cover of book
 

The Unvarnished Doctrine: Locke, Liberalism, and the American Revolution
by Steven M. Dworetz
Duke University Press, 1990
Paper: 978-0-8223-1470-7 | eISBN: 978-0-8223-8224-9 | Cloth: 978-0-8223-0961-1
Library of Congress Classification JC153.L87D86 1990
Dewey Decimal Classification 320.512097309033

ABOUT THIS BOOK | AUTHOR BIOGRAPHY | REVIEWS | TOC | REQUEST ACCESSIBLE FILE
ABOUT THIS BOOK
In The Unvarnished Doctrine, Steven M. Dworetz addresses two critical issues in contemporary thinking on the American Revolution—the ideological character of this event, and, more specifically, the relevance of "America’s Philosopher, the Great Mr. Locke," in this experience. Recent interpretations of the American revolution, particularly those of Bailyn and Pocock, have incorporated an understanding of Locke as the moral apologist of unlimited accumulation and the original ideological crusader for the "spirit of capitalism," a view based largely on the work of theorists Leo Strauss and C. B. Macpherson. Drawing on an examination of sermons and tracts of the New England clergy, Dworetz argues that the colonists themselves did not hold this conception of Locke. Moreover, these ministers found an affinity with the principles of Locke’s theistic liberalism and derived a moral justification for revolution from those principles. The connection between Locke and colonial clergy, Dworetz maintains, constitutes a significant, radicalizing force in American revolutionary thought.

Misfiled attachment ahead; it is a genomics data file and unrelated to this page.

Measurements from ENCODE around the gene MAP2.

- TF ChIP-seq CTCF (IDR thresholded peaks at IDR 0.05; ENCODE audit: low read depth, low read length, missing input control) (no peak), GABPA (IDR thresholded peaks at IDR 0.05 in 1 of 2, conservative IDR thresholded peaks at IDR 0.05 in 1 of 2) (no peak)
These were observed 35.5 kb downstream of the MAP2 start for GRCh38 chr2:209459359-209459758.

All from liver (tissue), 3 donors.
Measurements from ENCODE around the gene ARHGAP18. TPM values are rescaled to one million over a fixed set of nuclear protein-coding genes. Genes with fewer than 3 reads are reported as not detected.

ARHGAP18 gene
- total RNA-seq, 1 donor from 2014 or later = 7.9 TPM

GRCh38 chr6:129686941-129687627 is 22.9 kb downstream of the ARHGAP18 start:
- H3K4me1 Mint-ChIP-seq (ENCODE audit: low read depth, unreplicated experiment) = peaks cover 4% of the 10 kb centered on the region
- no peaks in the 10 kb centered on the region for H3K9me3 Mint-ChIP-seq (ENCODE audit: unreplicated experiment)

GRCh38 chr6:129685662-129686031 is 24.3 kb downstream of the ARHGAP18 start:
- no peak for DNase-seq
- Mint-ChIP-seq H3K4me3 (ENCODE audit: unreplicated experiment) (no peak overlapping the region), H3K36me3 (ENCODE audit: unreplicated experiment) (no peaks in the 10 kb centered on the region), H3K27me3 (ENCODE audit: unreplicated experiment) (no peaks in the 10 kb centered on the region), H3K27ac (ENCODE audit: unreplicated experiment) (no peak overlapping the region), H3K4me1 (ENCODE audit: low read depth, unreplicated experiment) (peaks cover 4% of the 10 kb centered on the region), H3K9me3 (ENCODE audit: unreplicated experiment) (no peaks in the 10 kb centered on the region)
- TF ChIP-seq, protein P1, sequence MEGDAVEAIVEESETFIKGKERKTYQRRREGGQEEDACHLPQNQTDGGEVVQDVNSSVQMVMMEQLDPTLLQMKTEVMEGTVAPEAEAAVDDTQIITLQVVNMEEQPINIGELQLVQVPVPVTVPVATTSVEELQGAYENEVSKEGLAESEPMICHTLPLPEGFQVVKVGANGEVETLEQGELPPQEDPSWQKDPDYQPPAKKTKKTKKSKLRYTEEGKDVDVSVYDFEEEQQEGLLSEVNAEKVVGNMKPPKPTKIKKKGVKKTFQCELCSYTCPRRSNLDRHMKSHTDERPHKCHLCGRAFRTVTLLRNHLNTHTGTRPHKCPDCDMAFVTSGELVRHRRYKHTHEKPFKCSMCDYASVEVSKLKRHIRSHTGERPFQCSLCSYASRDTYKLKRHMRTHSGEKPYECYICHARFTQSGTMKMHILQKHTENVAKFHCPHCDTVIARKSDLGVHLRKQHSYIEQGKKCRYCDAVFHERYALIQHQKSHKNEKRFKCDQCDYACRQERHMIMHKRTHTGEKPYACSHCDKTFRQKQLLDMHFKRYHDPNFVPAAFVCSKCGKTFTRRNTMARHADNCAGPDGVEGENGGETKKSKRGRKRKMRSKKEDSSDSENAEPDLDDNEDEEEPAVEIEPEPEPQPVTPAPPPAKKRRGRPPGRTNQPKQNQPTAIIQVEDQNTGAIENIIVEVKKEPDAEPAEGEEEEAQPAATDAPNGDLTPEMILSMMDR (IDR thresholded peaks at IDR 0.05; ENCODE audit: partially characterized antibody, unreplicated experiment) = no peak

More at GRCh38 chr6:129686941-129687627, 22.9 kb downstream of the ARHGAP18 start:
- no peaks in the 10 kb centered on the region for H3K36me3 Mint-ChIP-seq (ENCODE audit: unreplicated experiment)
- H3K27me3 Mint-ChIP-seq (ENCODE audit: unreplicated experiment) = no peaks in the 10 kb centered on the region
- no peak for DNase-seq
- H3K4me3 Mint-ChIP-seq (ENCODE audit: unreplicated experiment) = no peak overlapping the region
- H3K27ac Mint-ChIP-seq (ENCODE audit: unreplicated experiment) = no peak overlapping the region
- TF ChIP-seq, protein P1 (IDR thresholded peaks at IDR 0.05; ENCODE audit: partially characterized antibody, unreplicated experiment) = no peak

See other books on: 1632-1704 | American Revolution | Liberalism | Locke, John | Revolution, 1775-1783
See other titles from Duke University Press

Reference metadata exposed for Zotero via unAPI.